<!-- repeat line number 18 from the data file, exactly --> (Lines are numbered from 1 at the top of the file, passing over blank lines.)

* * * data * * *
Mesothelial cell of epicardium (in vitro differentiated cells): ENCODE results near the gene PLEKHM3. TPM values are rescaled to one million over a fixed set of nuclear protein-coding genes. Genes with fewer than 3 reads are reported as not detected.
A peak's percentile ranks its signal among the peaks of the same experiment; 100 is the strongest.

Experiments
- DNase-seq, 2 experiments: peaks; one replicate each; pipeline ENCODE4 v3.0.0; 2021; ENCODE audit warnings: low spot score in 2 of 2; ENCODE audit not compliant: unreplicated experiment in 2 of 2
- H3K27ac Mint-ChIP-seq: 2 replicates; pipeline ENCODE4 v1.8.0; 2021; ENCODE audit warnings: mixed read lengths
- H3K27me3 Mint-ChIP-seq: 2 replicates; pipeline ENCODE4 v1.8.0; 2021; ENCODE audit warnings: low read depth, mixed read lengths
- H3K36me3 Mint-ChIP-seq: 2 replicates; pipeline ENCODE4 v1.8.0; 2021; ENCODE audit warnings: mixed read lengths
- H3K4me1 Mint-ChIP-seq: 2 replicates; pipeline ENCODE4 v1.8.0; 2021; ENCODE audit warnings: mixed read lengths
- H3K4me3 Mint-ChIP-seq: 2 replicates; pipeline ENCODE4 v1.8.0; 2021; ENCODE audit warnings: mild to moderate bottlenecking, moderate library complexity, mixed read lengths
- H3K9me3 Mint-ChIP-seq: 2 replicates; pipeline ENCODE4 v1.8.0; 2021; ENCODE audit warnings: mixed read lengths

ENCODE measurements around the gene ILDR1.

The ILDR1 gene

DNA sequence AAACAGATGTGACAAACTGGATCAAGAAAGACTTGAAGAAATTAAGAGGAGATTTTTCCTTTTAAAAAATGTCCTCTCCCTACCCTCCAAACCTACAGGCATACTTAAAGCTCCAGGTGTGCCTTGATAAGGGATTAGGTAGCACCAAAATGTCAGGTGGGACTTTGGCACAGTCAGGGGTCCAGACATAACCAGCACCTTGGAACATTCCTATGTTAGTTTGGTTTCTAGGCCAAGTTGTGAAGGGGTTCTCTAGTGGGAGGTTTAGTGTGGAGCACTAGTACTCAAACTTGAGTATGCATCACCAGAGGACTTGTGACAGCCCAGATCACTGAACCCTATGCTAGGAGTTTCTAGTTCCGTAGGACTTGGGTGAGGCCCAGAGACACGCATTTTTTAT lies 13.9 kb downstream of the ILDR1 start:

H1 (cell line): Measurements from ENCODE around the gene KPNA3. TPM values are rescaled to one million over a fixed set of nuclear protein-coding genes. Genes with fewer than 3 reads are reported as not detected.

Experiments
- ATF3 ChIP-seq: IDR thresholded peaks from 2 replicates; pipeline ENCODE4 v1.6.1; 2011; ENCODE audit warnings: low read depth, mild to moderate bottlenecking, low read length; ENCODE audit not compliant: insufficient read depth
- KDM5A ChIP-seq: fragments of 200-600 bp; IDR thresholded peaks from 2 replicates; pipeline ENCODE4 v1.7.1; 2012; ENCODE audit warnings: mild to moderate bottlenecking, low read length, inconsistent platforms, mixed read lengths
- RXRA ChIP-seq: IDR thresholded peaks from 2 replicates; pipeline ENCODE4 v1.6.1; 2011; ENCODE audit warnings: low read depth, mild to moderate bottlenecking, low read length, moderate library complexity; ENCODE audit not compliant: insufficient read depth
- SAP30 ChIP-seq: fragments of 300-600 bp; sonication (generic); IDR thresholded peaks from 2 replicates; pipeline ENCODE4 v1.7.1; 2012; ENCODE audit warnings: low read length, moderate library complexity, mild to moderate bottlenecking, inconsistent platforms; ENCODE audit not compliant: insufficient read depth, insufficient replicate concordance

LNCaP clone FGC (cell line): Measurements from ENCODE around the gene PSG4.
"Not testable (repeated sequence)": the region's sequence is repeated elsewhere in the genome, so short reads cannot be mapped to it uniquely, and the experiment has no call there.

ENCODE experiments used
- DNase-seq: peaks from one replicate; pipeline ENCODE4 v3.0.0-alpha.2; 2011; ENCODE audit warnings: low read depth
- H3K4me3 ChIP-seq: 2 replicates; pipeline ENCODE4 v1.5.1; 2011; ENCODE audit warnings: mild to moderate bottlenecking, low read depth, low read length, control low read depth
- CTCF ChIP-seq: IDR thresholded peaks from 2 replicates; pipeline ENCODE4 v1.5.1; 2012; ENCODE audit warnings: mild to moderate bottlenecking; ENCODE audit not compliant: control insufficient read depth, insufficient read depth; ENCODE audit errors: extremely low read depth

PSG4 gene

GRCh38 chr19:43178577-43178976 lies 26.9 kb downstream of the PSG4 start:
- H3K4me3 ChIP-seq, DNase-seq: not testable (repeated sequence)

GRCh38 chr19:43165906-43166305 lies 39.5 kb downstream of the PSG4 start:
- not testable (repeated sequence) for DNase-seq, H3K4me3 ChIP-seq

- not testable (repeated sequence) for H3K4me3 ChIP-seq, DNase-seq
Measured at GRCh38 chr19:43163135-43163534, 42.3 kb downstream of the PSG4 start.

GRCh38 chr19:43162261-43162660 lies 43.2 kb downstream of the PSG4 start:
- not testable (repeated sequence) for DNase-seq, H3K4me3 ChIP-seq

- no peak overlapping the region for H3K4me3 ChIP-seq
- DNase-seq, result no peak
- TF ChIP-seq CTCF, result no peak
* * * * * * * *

- RXRA ChIP-seq: IDR thresholded peaks from 2 replicates; pipeline ENCODE4 v1.6.1; 2011; ENCODE audit warnings: low read depth, mild to moderate bottlenecking, low read length, moderate library complexity; ENCODE audit not compliant: insufficient read depth